Health boards and the Scottish Government failed to heed early warning signs of problems with managing patient waiting lists, the Auditor General for Scotland has told MSPs.
Audit Scotland was asked to scrutinise NHS boards' management of waiting lists and treatment time targets following the scandal at NHS Lothian in 2011.
The health board manipulated waiting time codes, marking patients unavailable for "social reasons" such as failing to get time off work or being on holiday.
Facing extra pressure to meet shorter 18-week guarantees, managers pressured staff to find ways around the system. This included marking patients as "unavailable" if they refused to travel to Northumberland in England.
Audit Scotland's report found problems across the country in the way patient waiting times targets are approached by health boards.
It also said its work was hampered by a lack of information and because of inadequately controlled management systems.
Auditor General Caroline Gardner told Holyrood's Public Audit Committee: "We think that the focus of attention during 2011 for both the Scottish Government and NHS boards was on whether the 18-week treatment target time was being achieved, rather than how it was being achieved.
"If NHS boards and the Government had been looking at the other information which was available, such as the increasing use of social unavailability codes, that should have raised some warning signs which would have merited further investigation."
Committee convener Iain Gray asked Ms Gardner: "Is it your view that there was information available to which either the NHS boards or the Scottish Government turned a blind eye, or they failed to notice?"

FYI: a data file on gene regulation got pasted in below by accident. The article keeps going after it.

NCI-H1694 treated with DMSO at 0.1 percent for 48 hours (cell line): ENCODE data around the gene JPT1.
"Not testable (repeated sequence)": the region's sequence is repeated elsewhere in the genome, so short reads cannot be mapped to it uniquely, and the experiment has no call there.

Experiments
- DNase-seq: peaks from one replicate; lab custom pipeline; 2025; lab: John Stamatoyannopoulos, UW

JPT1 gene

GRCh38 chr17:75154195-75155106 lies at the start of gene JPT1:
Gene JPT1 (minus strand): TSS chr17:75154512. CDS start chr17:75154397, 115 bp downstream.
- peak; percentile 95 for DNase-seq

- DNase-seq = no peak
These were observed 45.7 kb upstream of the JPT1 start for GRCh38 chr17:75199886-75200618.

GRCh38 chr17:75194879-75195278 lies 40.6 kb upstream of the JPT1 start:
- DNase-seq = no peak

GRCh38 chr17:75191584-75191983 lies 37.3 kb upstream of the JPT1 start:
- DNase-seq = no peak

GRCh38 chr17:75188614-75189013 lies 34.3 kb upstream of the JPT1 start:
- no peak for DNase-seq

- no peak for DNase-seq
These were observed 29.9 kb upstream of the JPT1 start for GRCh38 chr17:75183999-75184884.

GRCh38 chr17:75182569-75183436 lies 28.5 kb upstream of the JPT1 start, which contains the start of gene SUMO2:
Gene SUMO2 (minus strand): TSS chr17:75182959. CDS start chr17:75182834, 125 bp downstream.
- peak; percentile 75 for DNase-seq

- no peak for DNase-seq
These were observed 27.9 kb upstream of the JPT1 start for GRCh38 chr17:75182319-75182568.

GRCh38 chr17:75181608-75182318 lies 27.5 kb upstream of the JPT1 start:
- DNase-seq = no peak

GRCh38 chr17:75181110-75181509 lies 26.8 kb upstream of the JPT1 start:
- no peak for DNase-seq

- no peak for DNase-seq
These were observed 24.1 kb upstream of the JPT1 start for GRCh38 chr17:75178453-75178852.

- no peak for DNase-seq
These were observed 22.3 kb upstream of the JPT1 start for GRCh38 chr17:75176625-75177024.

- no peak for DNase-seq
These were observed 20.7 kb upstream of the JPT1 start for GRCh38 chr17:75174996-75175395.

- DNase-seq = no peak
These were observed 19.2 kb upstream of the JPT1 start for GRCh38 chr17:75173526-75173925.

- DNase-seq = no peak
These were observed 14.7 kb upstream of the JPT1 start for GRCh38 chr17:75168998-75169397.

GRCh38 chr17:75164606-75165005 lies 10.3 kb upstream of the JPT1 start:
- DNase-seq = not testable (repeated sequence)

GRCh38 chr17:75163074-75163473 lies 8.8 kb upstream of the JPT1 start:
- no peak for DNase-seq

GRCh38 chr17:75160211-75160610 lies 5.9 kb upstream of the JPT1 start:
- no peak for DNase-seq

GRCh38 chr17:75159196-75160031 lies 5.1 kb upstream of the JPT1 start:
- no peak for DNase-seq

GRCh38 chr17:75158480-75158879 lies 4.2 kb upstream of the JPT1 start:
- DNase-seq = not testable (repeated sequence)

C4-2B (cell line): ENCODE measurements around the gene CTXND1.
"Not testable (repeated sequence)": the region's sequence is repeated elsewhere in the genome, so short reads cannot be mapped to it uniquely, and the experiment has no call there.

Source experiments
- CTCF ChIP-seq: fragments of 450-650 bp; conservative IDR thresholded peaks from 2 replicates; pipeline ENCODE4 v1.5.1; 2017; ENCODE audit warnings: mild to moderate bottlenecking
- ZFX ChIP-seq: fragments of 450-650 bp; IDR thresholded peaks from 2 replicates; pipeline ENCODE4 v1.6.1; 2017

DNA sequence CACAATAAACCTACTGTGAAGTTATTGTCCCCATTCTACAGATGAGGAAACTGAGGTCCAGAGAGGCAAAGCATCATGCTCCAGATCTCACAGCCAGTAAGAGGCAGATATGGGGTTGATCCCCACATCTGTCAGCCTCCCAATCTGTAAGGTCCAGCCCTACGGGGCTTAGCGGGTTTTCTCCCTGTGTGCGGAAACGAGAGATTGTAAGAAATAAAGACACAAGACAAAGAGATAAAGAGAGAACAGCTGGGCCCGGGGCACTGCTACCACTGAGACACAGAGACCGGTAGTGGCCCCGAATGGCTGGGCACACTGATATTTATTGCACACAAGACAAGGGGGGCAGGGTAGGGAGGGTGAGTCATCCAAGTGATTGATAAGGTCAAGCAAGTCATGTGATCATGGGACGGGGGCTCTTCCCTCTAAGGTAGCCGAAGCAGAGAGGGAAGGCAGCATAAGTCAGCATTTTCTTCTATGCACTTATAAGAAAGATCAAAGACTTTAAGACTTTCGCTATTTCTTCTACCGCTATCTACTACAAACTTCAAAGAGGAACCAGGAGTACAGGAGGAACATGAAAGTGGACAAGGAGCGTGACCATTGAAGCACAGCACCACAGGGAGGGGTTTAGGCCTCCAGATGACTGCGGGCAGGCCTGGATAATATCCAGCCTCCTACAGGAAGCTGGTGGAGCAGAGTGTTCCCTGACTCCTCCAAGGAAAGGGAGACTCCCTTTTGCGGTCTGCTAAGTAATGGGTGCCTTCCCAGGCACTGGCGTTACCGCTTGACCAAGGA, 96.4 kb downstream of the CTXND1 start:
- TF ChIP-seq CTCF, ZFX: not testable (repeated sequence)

She replied: "It is true that information was available ... on the increase in use of social unavailability codes during that period. That information should have rung warning bells both for the health boards and for the Scottish Government.
"It wasn't acted upon and it could have helped to avoid some of the concerns that have been raised since then."
Conservative MSP Mary Scanlon said social unavailability codes leapt from 8% in 2008 to 30% in 2011.
This appears to have been missed by internal auditors, Audit Scotland, ISD Scotland, health boards, the Scottish Government and non-executive directors of health boards, she said.
"Why was it not picked up? Why did we have to depend on a whistleblower? Why were there six separate groups of people and organisations costing the taxpayer huge amounts of money and nobody noticed?"
Ms Gardner told the committee that Audit Scotland reported on the issue in 2010, recommending greater clarity about the use of the codes.
Guidance was produced for NHS board members.
"We think had our recommendations been implemented at that time, the system would have been tighter and clearer, both for patients to understand and for the NHS and Scottish government to manage," she said.